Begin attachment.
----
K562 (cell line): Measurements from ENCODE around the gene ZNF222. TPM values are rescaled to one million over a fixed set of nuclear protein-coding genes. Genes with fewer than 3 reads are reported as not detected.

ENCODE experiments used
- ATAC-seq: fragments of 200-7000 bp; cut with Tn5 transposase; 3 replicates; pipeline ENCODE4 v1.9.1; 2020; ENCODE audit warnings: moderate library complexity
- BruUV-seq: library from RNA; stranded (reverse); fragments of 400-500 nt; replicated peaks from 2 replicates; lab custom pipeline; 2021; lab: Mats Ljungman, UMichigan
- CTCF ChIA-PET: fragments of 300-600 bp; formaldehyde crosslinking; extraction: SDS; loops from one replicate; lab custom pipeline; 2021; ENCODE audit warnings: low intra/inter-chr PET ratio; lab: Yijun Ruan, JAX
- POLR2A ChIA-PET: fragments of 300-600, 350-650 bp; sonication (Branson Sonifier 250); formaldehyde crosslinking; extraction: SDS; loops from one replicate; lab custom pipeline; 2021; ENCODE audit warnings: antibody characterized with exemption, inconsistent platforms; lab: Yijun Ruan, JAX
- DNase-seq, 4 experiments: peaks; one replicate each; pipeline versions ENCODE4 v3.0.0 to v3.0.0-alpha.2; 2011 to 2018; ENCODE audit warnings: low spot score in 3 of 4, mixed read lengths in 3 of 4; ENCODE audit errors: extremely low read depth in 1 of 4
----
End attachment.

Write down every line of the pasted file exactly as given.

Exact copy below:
K562 (cell line): Measurements from ENCODE around the gene ZNF222. TPM values are rescaled to one million over a fixed set of nuclear protein-coding genes. Genes with fewer than 3 reads are reported as not detected.

ENCODE experiments used
- ATAC-seq: fragments of 200-7000 bp; cut with Tn5 transposase; 3 replicates; pipeline ENCODE4 v1.9.1; 2020; ENCODE audit warnings: moderate library complexity
- BruUV-seq: library from RNA; stranded (reverse); fragments of 400-500 nt; replicated peaks from 2 replicates; lab custom pipeline; 2021; lab: Mats Ljungman, UMichigan
- CTCF ChIA-PET: fragments of 300-600 bp; formaldehyde crosslinking; extraction: SDS; loops from one replicate; lab custom pipeline; 2021; ENCODE audit warnings: low intra/inter-chr PET ratio; lab: Yijun Ruan, JAX
- POLR2A ChIA-PET: fragments of 300-600, 350-650 bp; sonication (Branson Sonifier 250); formaldehyde crosslinking; extraction: SDS; loops from one replicate; lab custom pipeline; 2021; ENCODE audit warnings: antibody characterized with exemption, inconsistent platforms; lab: Yijun Ruan, JAX
- DNase-seq, 4 experiments: peaks; one replicate each; pipeline versions ENCODE4 v3.0.0 to v3.0.0-alpha.2; 2011 to 2018; ENCODE audit warnings: low spot score in 3 of 4, mixed read lengths in 3 of 4; ENCODE audit errors: extremely low read depth in 1 of 4